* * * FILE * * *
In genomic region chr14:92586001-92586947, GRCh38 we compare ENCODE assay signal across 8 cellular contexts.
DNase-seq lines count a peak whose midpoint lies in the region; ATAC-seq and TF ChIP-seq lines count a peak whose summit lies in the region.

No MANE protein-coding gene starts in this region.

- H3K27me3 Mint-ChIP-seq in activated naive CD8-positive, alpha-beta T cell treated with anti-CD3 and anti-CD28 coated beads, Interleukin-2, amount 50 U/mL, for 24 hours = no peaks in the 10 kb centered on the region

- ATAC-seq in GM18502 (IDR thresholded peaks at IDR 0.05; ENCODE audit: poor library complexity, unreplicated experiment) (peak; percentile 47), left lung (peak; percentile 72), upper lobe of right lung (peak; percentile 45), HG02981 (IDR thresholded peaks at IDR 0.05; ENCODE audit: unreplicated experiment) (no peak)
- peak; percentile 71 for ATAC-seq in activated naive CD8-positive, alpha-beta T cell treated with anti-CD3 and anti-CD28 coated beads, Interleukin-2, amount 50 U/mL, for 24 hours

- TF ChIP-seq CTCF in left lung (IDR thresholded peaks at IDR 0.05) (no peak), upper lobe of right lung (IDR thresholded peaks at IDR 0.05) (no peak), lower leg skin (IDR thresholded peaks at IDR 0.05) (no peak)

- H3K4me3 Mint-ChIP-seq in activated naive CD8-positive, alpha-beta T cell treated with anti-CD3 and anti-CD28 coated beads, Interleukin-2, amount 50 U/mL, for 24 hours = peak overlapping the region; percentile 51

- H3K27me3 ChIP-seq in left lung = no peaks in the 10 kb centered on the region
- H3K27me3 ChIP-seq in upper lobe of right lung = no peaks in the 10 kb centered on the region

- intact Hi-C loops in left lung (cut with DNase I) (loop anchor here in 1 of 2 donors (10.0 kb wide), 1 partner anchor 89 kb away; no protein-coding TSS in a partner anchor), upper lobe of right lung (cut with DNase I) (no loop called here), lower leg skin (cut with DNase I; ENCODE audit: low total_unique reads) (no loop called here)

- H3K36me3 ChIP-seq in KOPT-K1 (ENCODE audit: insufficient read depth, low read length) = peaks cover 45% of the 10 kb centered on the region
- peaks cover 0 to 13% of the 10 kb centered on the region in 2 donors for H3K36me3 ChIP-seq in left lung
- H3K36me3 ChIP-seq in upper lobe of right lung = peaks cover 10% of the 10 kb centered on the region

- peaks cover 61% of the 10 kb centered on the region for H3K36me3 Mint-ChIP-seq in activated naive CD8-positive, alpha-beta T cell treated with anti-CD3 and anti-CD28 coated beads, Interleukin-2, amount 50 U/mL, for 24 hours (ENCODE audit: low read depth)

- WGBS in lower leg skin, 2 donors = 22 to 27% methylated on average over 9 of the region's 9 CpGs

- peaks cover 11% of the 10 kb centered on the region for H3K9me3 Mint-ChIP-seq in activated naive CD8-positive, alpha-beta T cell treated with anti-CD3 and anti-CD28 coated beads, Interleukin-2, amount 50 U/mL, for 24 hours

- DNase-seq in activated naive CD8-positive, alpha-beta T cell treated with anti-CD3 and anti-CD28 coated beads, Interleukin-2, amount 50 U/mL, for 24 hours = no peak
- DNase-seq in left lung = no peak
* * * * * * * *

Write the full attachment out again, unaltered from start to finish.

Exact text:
In genomic region chr14:92586001-92586947, GRCh38 we compare ENCODE assay signal across 8 cellular contexts.
DNase-seq lines count a peak whose midpoint lies in the region; ATAC-seq and TF ChIP-seq lines count a peak whose summit lies in the region.

No MANE protein-coding gene starts in this region.

- H3K27me3 Mint-ChIP-seq in activated naive CD8-positive, alpha-beta T cell treated with anti-CD3 and anti-CD28 coated beads, Interleukin-2, amount 50 U/mL, for 24 hours = no peaks in the 10 kb centered on the region

- ATAC-seq in GM18502 (IDR thresholded peaks at IDR 0.05; ENCODE audit: poor library complexity, unreplicated experiment) (peak; percentile 47), left lung (peak; percentile 72), upper lobe of right lung (peak; percentile 45), HG02981 (IDR thresholded peaks at IDR 0.05; ENCODE audit: unreplicated experiment) (no peak)
- peak; percentile 71 for ATAC-seq in activated naive CD8-positive, alpha-beta T cell treated with anti-CD3 and anti-CD28 coated beads, Interleukin-2, amount 50 U/mL, for 24 hours

- TF ChIP-seq CTCF in left lung (IDR thresholded peaks at IDR 0.05) (no peak), upper lobe of right lung (IDR thresholded peaks at IDR 0.05) (no peak), lower leg skin (IDR thresholded peaks at IDR 0.05) (no peak)

- H3K4me3 Mint-ChIP-seq in activated naive CD8-positive, alpha-beta T cell treated with anti-CD3 and anti-CD28 coated beads, Interleukin-2, amount 50 U/mL, for 24 hours = peak overlapping the region; percentile 51

- H3K27me3 ChIP-seq in left lung = no peaks in the 10 kb centered on the region
- H3K27me3 ChIP-seq in upper lobe of right lung = no peaks in the 10 kb centered on the region

- intact Hi-C loops in left lung (cut with DNase I) (loop anchor here in 1 of 2 donors (10.0 kb wide), 1 partner anchor 89 kb away; no protein-coding TSS in a partner anchor), upper lobe of right lung (cut with DNase I) (no loop called here), lower leg skin (cut with DNase I; ENCODE audit: low total_unique reads) (no loop called here)

- H3K36me3 ChIP-seq in KOPT-K1 (ENCODE audit: insufficient read depth, low read length) = peaks cover 45% of the 10 kb centered on the region
- peaks cover 0 to 13% of the 10 kb centered on the region in 2 donors for H3K36me3 ChIP-seq in left lung
- H3K36me3 ChIP-seq in upper lobe of right lung = peaks cover 10% of the 10 kb centered on the region

- peaks cover 61% of the 10 kb centered on the region for H3K36me3 Mint-ChIP-seq in activated naive CD8-positive, alpha-beta T cell treated with anti-CD3 and anti-CD28 coated beads, Interleukin-2, amount 50 U/mL, for 24 hours (ENCODE audit: low read depth)

- WGBS in lower leg skin, 2 donors = 22 to 27% methylated on average over 9 of the region's 9 CpGs

- peaks cover 11% of the 10 kb centered on the region for H3K9me3 Mint-ChIP-seq in activated naive CD8-positive, alpha-beta T cell treated with anti-CD3 and anti-CD28 coated beads, Interleukin-2, amount 50 U/mL, for 24 hours

- DNase-seq in activated naive CD8-positive, alpha-beta T cell treated with anti-CD3 and anti-CD28 coated beads, Interleukin-2, amount 50 U/mL, for 24 hours = no peak
- DNase-seq in left lung = no peak